Energy and the environment
Now, I’d like to take a few moments to talk about the future. I have children, and I also have grandchildren. I often wonder about what the world will look like in 20, 50 or even 100 years. But one thing I am sure of is that we all have a responsibility for our future. The United States and Canada have a strong tradition of working together on environmental issues. We are united in managing challenges that stubbornly refuse to be managed.
From an environmental perspective, there is no U.S.-Canada border. Both good things – water, air, migratory wildlife – and bad things – invasive species, pollution, and ice storms – cross freely in both directions. Together, we protect our shared waters, including the Great Lakes, through the Boundary Waters Treaty. We are committed to protecting birds through the Migratory Bird Treaty. We negotiated an Air Quality Agreement that cut air pollution and practically eliminated acid rain. All this was hard stuff. But together we pushed forward and now we enjoy the benefits of our perseverance. Here, as in so many areas, the proper focus is not Canada OR the United States, it’s Canada AND the United States.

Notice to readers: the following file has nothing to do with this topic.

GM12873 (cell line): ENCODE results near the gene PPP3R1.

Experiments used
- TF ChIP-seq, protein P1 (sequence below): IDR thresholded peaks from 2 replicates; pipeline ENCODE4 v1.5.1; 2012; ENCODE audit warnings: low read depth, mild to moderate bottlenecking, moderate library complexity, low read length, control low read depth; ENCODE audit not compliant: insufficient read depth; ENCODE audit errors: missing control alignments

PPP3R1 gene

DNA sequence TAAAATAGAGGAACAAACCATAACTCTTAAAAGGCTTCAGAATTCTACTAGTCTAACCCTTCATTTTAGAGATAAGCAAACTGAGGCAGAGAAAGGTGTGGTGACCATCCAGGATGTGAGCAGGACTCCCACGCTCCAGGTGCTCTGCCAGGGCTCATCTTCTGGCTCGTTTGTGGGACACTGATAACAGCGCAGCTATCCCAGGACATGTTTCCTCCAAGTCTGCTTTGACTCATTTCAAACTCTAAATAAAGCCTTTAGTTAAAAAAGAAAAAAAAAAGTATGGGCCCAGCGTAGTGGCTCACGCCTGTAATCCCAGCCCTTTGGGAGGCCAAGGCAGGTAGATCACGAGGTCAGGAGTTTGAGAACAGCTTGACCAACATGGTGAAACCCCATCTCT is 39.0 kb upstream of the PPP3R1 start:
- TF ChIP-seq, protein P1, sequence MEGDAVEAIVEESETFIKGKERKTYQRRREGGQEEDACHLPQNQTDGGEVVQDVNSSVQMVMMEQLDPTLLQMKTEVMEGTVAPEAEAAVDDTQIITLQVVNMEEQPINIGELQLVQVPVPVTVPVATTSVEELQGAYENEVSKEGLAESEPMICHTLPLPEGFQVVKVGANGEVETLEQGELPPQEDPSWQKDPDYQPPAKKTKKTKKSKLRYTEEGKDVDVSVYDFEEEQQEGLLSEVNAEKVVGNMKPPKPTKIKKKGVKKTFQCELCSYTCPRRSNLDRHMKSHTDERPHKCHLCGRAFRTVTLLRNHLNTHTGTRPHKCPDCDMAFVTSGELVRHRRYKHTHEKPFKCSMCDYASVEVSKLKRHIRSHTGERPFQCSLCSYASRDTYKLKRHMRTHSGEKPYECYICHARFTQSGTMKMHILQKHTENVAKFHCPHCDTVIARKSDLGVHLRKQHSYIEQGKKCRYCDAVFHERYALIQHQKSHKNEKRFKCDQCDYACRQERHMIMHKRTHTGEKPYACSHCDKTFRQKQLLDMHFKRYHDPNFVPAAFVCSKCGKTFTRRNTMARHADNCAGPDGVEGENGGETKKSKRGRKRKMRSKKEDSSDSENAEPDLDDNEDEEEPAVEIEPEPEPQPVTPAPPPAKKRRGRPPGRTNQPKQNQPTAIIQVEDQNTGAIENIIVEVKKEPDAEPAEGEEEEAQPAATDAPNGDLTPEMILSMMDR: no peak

The hard work of expanding and deepening this unique history of environmental co-operation must continue, for the benefit of present and future generations.
Our long-standing energy relationship dates back more than a century when the hydro-generating stations at Niagara Falls began providing electricity to both sides of the border. In 2013 Canada exported $110 billion worth of energy to the United States. But it’s not just a matter of exporting energy.
Last year, President Obama unveiled the U.S. Climate Action Plan that outlines the roadmap for reducing our greenhouse gas emissions. Today the United States government proposed a 30 per cent reduction of carbon dioxide emissions from existing power plants by 2030.
Protecting our children’s right to live on a healthy planet is not something that the United States can do alone. I am happy that the United States and Canada have a long history of working together to reduce the environmental impact of our energy generation. We need to continue that work together moving toward a low-carbon future, with alternative energy choices, greater energy efficiency, and sustainable extraction of our oil and gas reserves.